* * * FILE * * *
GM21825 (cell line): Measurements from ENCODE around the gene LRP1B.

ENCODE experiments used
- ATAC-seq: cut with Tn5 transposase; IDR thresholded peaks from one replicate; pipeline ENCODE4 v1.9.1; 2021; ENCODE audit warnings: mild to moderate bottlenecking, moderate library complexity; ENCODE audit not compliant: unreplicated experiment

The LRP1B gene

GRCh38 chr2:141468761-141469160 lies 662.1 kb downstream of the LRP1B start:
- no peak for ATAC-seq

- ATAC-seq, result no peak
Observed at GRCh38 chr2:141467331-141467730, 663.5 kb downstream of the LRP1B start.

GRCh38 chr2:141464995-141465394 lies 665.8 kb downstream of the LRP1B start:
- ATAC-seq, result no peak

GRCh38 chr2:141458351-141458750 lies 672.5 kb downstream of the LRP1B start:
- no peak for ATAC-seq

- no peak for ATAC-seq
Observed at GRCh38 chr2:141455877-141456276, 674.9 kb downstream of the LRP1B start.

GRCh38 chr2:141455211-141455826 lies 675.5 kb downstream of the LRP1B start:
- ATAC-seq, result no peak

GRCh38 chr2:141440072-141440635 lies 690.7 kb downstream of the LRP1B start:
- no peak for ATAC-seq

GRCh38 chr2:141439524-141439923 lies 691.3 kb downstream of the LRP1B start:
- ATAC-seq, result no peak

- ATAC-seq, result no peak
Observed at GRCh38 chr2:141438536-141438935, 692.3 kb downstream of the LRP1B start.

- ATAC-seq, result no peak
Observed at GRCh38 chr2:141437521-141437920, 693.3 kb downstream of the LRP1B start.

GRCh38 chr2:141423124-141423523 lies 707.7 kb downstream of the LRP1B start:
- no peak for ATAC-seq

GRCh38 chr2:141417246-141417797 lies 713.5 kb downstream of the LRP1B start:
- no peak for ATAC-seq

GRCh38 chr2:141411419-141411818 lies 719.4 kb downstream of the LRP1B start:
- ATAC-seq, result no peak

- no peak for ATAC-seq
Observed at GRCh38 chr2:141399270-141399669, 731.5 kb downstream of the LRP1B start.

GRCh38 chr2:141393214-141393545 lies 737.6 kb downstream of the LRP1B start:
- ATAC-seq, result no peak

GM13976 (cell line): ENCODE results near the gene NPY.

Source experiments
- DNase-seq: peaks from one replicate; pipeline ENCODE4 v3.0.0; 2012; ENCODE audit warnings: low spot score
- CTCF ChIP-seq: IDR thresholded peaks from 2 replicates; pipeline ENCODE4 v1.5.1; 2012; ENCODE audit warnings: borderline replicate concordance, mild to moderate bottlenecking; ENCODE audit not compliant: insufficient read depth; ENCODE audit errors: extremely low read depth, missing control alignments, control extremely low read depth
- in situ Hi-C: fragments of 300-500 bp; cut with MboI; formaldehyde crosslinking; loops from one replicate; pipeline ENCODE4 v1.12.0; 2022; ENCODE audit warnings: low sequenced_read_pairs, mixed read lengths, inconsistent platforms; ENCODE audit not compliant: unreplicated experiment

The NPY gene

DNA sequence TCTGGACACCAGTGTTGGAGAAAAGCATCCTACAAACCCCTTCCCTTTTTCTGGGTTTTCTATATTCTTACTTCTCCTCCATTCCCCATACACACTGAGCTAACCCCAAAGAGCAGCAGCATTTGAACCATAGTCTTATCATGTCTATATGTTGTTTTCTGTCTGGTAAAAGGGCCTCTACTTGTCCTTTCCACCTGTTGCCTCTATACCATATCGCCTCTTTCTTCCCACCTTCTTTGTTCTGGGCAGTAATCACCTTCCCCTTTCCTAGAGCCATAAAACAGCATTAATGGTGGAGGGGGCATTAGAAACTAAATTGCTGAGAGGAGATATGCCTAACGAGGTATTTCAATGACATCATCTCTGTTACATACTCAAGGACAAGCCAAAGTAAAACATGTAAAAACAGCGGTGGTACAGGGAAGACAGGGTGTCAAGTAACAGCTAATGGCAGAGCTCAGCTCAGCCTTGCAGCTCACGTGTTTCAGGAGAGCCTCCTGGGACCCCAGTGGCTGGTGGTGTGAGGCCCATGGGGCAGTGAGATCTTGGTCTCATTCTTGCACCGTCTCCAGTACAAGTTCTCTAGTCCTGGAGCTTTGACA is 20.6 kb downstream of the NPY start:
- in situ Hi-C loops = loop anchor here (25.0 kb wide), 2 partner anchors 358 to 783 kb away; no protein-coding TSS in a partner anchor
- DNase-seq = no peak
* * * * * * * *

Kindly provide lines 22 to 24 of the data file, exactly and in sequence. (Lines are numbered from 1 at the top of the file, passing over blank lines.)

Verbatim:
Observed at GRCh38 chr2:141438536-141438935, 692.3 kb downstream of the LRP1B start.

- ATAC-seq, result no peak
Observed at GRCh38 chr2:141437521-141437920, 693.3 kb downstream of the LRP1B start.